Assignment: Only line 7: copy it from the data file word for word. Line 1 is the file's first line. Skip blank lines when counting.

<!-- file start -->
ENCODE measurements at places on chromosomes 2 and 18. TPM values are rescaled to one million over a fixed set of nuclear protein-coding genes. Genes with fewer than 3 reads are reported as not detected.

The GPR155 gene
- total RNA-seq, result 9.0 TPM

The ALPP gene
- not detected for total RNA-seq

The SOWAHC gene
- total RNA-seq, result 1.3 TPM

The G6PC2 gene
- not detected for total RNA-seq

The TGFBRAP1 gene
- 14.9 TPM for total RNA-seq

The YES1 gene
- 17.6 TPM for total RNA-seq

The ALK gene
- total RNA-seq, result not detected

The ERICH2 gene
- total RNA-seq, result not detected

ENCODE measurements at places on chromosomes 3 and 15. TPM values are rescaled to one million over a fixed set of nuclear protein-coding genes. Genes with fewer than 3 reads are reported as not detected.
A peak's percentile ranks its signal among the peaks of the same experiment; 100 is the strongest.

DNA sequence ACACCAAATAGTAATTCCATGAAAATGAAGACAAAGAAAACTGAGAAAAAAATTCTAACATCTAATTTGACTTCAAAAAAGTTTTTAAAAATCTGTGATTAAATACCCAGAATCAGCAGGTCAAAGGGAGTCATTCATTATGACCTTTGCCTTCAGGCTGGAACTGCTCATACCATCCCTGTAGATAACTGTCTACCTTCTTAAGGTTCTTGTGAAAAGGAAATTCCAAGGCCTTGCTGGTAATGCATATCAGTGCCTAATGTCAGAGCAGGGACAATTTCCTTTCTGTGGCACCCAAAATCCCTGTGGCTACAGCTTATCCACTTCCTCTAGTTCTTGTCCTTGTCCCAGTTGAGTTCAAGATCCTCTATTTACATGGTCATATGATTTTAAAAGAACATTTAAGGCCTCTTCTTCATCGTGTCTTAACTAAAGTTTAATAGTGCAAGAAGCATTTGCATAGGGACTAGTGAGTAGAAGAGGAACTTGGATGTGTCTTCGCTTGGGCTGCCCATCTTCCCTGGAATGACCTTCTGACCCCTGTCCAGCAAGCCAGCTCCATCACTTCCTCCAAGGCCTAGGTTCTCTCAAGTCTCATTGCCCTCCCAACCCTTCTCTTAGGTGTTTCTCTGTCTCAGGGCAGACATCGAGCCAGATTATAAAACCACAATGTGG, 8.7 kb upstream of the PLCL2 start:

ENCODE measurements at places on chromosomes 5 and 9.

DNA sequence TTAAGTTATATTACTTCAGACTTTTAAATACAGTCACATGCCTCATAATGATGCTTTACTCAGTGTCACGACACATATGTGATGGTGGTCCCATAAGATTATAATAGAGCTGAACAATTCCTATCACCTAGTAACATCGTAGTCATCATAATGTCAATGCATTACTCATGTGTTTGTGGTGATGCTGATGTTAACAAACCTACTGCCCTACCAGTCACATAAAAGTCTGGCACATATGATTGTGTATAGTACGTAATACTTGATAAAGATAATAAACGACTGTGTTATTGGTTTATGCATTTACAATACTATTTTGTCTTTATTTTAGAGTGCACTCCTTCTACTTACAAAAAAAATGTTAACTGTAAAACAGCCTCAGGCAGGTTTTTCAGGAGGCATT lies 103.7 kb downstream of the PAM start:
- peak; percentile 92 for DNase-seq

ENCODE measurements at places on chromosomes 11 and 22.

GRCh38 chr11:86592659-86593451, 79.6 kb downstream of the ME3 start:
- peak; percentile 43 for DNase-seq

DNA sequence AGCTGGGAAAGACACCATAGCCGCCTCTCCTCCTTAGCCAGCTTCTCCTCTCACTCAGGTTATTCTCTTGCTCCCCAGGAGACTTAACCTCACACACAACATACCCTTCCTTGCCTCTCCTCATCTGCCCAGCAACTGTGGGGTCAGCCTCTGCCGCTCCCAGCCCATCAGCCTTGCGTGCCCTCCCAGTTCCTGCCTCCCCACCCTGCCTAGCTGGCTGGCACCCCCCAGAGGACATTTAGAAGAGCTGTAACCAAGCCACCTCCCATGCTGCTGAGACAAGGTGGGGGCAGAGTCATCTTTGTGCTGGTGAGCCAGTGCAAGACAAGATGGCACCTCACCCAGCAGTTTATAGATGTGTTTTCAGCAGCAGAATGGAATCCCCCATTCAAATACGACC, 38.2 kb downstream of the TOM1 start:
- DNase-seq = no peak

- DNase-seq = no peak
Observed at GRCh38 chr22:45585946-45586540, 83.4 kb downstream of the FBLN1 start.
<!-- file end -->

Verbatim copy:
- total RNA-seq, result 1.3 TPM